School & District Management

Urban Leaders Assess Methods for Integrating Schools

By Catherine Gewertz — November 12, 2007 3 min read
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The Jefferson County, Ky., school district, set back by a U.S. Supreme Court ruling invalidating its student-assignment plan, is exploring other remaining legal avenues in its bid to maintain racially integrated schools, its superintendent said recently.

Sheldon Berman said the high court might have sidelined one potent integration strategy—assigning individual students to schools based on their race—but his district is investigating other race-conscious means that are still available under the June 28 ruling, such as redrawing attendance boundaries.

“The court took away one tool. We have to maximize the others,” he told educators gathered to hear five urban district leaders discuss what lies ahead for school diversity since the Supreme Court found the student-assignment systems in Jefferson County and Seattle to be unconstitutional. The Nov. 2 panel was part of the annual conference of the Council of the Great City Schools, a Washington-based advocacy group.

In a 5-4 ruling, the Supreme Court said schools cannot use a student’s race to make school assignment or transfer decisions. But in a concurring opinion, Justice Anthony M. Kennedy said it would be legally permissible for schools to consider race when funding special programs, locating new schools, recruiting faculty and staff in a targeted way, or creating attendance zones. (“Use of Race Uncertain for Schools,” July 18, 2007.)

The question now, Mr. Berman said, is “how can we use the strategies Justice Kennedy gave us?”

He and his fellow panelists detailed the difficulties of trying to do something they passionately believe in—ensure that children of all races, ethnicities, and income levels learn together—without running afoul of the U.S. Constitution.

Jefferson County, a 98,000- student district that includes Louisville, is crunching demographic numbers “endlessly” to devise a new student-assignment plan, Mr. Berman said. Officials plan to put it in place for the 2009-10 school year. Mr. Berman said one idea involves a “satellite” approach, in which lower-income regions of the district are paired with affluent ones to form attendance areas that include a diverse mix of students.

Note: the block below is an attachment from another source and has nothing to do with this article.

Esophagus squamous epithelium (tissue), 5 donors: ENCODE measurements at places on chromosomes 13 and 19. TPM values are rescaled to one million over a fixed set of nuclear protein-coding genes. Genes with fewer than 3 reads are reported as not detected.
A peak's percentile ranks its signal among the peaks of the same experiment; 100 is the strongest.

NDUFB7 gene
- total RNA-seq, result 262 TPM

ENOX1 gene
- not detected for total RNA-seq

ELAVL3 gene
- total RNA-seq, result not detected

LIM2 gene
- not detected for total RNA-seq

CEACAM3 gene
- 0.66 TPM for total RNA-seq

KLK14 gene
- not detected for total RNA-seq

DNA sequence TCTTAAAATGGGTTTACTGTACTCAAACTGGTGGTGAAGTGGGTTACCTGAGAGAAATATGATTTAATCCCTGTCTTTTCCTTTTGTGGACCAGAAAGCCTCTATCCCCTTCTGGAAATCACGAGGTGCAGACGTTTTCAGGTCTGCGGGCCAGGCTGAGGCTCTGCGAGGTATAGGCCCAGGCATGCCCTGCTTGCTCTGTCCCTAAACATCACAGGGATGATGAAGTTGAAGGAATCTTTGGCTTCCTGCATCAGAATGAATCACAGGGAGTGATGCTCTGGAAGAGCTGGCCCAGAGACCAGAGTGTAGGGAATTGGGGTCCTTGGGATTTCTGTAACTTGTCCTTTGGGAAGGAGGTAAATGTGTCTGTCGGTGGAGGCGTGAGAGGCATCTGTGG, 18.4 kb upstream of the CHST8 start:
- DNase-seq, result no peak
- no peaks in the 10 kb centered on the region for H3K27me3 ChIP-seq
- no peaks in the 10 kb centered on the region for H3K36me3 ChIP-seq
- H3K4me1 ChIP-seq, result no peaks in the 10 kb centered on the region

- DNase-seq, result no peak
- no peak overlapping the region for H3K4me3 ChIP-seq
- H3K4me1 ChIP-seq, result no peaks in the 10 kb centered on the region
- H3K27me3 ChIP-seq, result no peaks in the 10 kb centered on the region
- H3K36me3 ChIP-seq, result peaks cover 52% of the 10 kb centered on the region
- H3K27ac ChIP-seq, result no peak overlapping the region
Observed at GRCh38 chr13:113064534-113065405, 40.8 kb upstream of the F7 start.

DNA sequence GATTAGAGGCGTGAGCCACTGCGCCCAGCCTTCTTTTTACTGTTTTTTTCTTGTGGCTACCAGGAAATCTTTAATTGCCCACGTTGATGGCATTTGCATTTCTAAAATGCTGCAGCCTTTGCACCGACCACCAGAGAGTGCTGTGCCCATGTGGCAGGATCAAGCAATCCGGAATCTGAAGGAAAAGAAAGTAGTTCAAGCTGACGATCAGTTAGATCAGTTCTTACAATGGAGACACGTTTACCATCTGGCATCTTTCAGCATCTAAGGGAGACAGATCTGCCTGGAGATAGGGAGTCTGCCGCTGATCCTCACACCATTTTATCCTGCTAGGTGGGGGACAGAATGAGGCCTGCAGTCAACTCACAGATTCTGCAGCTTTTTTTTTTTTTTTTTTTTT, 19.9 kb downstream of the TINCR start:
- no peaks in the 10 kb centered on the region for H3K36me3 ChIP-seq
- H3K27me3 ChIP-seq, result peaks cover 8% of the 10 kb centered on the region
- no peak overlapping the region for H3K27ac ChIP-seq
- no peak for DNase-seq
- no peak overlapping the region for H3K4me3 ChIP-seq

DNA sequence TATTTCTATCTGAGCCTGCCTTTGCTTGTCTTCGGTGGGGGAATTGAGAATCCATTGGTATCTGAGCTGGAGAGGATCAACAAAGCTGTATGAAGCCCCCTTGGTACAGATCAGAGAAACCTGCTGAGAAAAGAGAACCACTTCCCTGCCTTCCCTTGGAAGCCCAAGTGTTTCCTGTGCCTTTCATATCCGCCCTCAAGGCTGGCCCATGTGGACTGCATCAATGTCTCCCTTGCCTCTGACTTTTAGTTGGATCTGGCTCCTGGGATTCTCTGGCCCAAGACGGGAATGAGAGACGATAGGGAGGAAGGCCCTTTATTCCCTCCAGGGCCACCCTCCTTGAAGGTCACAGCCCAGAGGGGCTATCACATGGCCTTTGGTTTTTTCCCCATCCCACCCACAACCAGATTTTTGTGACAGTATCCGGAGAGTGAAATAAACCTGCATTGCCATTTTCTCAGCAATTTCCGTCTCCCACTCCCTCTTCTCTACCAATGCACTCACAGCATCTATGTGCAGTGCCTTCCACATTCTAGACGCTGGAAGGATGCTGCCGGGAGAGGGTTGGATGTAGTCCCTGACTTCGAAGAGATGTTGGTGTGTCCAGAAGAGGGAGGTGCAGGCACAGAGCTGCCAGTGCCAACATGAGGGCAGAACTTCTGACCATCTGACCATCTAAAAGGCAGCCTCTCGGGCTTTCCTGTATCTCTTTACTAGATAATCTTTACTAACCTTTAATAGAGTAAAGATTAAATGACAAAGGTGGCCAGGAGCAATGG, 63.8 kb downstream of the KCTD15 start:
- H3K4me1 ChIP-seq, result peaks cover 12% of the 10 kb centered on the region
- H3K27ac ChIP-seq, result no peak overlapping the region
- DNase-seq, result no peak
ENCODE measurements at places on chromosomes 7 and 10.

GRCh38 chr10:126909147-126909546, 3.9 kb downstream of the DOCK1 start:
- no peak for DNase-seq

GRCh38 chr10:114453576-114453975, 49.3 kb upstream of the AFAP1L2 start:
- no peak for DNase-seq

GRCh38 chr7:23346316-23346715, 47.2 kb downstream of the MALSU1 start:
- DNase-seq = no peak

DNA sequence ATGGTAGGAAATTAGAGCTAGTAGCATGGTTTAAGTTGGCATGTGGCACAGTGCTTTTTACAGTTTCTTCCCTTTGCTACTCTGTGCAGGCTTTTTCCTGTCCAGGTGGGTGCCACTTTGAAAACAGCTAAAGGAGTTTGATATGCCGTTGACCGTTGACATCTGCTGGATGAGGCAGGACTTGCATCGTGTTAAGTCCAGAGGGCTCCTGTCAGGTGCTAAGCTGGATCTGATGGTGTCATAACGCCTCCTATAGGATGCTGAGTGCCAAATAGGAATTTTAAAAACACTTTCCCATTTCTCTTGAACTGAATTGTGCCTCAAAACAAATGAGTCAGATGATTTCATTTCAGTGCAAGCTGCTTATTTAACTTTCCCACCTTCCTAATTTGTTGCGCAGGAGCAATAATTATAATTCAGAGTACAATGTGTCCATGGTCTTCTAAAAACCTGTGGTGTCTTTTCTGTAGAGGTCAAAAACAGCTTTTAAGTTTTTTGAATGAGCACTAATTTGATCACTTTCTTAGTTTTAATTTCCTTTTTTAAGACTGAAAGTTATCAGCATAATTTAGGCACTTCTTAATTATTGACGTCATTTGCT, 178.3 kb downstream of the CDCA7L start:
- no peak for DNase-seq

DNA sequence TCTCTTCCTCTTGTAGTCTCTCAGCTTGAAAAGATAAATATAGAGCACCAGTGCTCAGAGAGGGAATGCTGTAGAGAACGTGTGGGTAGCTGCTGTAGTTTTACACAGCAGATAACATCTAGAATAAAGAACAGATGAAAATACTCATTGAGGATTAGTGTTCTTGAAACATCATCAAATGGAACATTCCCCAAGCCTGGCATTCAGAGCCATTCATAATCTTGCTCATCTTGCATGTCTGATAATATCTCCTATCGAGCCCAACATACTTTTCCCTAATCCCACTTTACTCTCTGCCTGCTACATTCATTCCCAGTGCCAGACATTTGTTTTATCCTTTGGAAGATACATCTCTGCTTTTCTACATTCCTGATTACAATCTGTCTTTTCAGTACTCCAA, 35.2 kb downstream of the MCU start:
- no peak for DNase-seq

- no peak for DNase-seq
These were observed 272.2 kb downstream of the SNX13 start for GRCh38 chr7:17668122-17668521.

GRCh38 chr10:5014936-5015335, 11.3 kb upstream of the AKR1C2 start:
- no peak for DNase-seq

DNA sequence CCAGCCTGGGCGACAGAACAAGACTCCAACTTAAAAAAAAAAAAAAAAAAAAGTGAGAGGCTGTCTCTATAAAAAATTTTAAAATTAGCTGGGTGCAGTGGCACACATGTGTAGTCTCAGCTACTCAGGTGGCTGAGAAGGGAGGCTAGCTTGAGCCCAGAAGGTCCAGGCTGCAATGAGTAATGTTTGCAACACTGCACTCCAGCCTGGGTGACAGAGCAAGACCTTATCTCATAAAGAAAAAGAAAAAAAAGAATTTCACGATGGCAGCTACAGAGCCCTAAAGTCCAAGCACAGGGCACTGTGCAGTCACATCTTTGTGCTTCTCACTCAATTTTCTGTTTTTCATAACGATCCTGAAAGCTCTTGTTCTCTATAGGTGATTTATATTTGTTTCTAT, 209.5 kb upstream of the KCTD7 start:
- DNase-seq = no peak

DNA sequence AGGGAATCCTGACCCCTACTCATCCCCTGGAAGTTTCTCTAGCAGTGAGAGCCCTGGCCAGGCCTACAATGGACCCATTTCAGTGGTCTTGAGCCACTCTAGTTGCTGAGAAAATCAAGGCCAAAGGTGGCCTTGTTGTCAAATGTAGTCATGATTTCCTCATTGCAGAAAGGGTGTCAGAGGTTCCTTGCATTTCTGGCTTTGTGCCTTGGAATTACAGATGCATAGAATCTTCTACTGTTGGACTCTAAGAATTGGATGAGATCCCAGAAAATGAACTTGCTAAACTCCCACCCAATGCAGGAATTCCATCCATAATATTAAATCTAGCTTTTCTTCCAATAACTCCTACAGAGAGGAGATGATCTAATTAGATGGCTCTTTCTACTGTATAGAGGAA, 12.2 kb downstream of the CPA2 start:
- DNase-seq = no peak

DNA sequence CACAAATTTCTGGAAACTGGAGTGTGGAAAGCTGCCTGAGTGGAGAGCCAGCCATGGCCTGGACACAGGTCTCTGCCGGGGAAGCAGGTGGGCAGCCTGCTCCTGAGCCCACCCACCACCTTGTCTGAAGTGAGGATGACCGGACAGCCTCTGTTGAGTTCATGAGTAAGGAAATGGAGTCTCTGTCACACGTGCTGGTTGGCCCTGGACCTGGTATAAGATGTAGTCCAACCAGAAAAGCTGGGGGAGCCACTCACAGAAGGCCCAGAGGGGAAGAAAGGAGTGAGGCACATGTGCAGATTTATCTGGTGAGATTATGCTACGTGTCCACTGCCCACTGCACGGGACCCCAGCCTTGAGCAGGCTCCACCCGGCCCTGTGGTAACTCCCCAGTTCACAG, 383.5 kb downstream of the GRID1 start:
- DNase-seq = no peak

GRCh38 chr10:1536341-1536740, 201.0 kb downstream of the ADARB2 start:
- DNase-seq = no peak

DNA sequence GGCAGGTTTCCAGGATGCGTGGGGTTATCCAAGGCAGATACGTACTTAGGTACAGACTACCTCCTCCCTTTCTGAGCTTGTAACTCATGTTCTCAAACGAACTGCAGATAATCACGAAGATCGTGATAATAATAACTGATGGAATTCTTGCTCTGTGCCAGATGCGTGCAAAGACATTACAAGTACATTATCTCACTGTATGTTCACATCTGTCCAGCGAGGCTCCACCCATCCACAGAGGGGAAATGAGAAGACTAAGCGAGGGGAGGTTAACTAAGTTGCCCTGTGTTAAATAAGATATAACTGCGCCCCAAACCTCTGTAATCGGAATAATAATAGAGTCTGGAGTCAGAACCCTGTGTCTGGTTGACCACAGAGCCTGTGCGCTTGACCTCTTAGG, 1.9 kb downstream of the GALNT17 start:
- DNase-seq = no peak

Raising Value

Carla J. Santorno, the chief academic officer of the 46,000-student Seattle system, said her district, meanwhile, is studying ways to build as much demand for schools in the lower-income, higher-minority southern part of the city as there is for schools in the whiter, wealthier north.

Transportation changes might have to factor into the plan, she said. Because no bus rides are provided for children who live one to two miles from their schools, depending on their grade levels, south-end parents sometimes choose north-end schools. Reducing the “walk zone” and building attractive programs in the south end might be one way to manage demand and address equity issues, she said. “The key to a student-assignment plan is to raise the value of all schools,” said Ms. Santorno, who was also on the panel.

Creating “special” or “advanced” programs as a way to increase diversity can prove controversial because they can spark resentment, Mr. Berman said. Ms. Santorno said officials must ensure equal access to any attractive new programs. In an open-choice system like Seattle’s, she said, creating a magnet school in a low-income neighborhood could draw so many affluent families that the needier ones are shut out.

The Kansas City, Mo., district spent nearly $2 billion on court-ordered integration tools such as magnet schools in the 1980s and 1990s, only to see continued poor academic performance. David A. Smith, the president of the Kansas City school board, said diversity is a particular challenge in a district where 86 percent of the 27,000 students are members of racial or ethnic minority groups.

“We really are left without anything to integrate,” he said during the panel discussion. His district is returning to neighborhood schools.

The district’s aim now is to make all its schools good, Mr. Smith said. “Don’t keep looking for greener fields,” he said. “Cultivate what you have.”

Carlos A. Garcia, who became the superintendent of San Francisco’s 55,000-student public schools in July, said his team is examining the possibility of “gerrymandering” attendance zones to attain racial, ethnic, and socioeconomic diversity in the city’s schools. They are discussing whether they could factor severe poverty into the index they use to make school assignments.

“Since we are the People’s Republic,” he said, referring to the city’s liberal politics, “we’re not just going to sit there and take it.”

A version of this article appeared in the November 14, 2007 edition of Education Week as Urban Leaders Assess Methods for Integrating Schools


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